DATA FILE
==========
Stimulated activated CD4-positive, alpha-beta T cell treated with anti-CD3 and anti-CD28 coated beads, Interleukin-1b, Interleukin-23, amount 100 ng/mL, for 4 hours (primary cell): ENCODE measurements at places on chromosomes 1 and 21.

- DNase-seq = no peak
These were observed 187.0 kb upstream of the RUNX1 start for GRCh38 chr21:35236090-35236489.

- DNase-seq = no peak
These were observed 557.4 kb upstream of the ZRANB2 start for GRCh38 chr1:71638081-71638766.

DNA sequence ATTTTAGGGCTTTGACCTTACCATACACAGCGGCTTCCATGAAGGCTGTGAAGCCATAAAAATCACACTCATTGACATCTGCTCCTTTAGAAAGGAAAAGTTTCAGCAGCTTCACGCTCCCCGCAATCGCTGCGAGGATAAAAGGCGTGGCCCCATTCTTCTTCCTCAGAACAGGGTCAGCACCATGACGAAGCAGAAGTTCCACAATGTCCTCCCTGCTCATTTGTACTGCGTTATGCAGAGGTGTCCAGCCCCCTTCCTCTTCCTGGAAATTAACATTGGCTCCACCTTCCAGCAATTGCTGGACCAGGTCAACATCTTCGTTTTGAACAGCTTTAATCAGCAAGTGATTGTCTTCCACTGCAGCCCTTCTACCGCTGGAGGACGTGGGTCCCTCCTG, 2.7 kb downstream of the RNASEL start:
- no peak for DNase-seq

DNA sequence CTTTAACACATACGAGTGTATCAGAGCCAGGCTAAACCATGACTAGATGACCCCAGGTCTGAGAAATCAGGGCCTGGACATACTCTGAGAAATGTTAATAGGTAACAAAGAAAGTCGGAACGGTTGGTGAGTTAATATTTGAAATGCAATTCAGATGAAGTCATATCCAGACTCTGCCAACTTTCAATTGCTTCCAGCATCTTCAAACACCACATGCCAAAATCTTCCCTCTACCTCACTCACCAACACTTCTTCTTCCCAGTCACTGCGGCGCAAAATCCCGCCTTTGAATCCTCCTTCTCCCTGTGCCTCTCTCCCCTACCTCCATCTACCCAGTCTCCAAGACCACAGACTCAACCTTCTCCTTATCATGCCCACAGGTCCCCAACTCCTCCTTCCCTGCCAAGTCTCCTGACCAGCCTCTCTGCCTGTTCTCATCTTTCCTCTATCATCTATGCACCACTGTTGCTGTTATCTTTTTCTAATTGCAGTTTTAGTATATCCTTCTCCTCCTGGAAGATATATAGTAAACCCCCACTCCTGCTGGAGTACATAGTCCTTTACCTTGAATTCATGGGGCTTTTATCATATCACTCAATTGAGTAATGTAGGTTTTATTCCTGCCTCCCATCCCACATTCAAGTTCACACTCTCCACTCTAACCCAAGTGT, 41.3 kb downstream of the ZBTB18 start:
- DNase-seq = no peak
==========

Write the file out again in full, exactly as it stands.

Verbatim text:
Stimulated activated CD4-positive, alpha-beta T cell treated with anti-CD3 and anti-CD28 coated beads, Interleukin-1b, Interleukin-23, amount 100 ng/mL, for 4 hours (primary cell): ENCODE measurements at places on chromosomes 1 and 21.

- DNase-seq = no peak
These were observed 187.0 kb upstream of the RUNX1 start for GRCh38 chr21:35236090-35236489.

- DNase-seq = no peak
These were observed 557.4 kb upstream of the ZRANB2 start for GRCh38 chr1:71638081-71638766.

DNA sequence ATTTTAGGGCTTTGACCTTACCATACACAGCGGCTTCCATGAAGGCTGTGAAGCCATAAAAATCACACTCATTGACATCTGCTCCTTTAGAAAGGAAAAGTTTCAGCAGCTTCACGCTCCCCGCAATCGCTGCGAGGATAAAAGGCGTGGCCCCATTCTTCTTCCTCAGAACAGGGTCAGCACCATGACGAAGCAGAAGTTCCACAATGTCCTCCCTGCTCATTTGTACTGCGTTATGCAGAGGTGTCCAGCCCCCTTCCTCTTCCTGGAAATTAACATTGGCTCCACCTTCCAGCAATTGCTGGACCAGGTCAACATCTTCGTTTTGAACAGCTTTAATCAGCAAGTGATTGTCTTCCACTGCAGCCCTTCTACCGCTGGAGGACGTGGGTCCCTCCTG, 2.7 kb downstream of the RNASEL start:
- no peak for DNase-seq

DNA sequence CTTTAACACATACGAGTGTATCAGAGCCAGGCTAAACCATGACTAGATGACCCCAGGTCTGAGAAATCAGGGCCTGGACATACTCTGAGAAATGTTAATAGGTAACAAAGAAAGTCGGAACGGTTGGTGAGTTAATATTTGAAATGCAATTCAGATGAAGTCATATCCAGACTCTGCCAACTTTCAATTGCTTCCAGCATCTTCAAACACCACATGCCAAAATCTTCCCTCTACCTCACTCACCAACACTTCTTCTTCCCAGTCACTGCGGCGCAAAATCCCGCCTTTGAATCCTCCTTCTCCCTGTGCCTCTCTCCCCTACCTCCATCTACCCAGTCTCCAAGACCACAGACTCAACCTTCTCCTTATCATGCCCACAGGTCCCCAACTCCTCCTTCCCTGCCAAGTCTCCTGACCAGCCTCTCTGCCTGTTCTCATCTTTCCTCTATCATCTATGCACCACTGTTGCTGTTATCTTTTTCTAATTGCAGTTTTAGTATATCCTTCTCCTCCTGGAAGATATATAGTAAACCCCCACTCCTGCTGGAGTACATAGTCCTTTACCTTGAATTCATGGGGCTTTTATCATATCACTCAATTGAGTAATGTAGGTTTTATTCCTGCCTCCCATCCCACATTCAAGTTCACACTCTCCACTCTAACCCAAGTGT, 41.3 kb downstream of the ZBTB18 start:
- DNase-seq = no peak